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Pediatr Neurol. 1993 Jul-Aug;9(4):283-8.

Sturge-Weber syndrome: study of 40 patients.

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Service of Pediatric Neurology, University Children's Hospital, La Paz, Madrid, Spain.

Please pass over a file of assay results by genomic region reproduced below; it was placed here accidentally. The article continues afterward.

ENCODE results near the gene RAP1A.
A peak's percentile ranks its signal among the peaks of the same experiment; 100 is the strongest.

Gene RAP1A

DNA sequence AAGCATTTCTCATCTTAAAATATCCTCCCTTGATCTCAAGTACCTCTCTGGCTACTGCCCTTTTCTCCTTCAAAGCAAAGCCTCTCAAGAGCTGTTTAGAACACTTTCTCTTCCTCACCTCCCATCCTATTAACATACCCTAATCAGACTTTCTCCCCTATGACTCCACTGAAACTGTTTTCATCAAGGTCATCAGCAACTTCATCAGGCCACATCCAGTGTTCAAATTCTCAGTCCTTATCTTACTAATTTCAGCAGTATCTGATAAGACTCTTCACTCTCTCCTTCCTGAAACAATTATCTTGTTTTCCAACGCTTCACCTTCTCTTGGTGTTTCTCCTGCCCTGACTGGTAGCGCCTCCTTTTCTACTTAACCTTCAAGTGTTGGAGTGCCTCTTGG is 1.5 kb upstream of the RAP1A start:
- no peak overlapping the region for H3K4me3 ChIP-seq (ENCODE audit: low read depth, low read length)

Forty patients with Sturge-Weber syndrome were studied over a 26-year period. The nevus flammeus was unilateral in 27 patients (twice as often on left side) and bilateral in 13 patients. Only 3 of these 13 patients had bilateral cerebral lesions. Seizures, most of which were focal, were present in 32 patients (80%). The percentage of patients in whom the seizures subsequently became generalized was very high. Seizure presentation coincided with febrile episodes in 10 of 32 patients (31%). Total seizure control was obtained in 15 patients (47%). Abnormality of the cerebral parenchyma can be detected from birth in some patients and has a progressive character; at the same time, progressive atrophy and parenchymatous hyperdensity of the affected hemisphere is evident, as well as a decrease in arterial size, especially during the first decade of life. No relationship exists between the size of the facial nevus flammeus or its unilateral or bilateral location and clinical neurologic impairment. Conversely, a direct relationship exists between greater anatomic manifestations (i.e., atrophy, calcification) in the involved hemisphere when the lesion is unilateral as well as the presence of leptomeningeal angiomatosis in both cerebral hemispheres in patients with bilateral facial nevus flammeus and the severity of clinical disorders. Mental retardation was present in 60% of patients and was severe in 32.5% of all patients. Even though computed tomography and T1- and T2-weighted magnetic resonance imaging have great diagnostic value, magnetic resonance imaging enhanced with gadolinium-DTPA discloses the cerebral, leptomeningeal, and ocular lesions before the first evidence of neurologic abnormality.(ABSTRACT TRUNCATED AT 250 WORDS).

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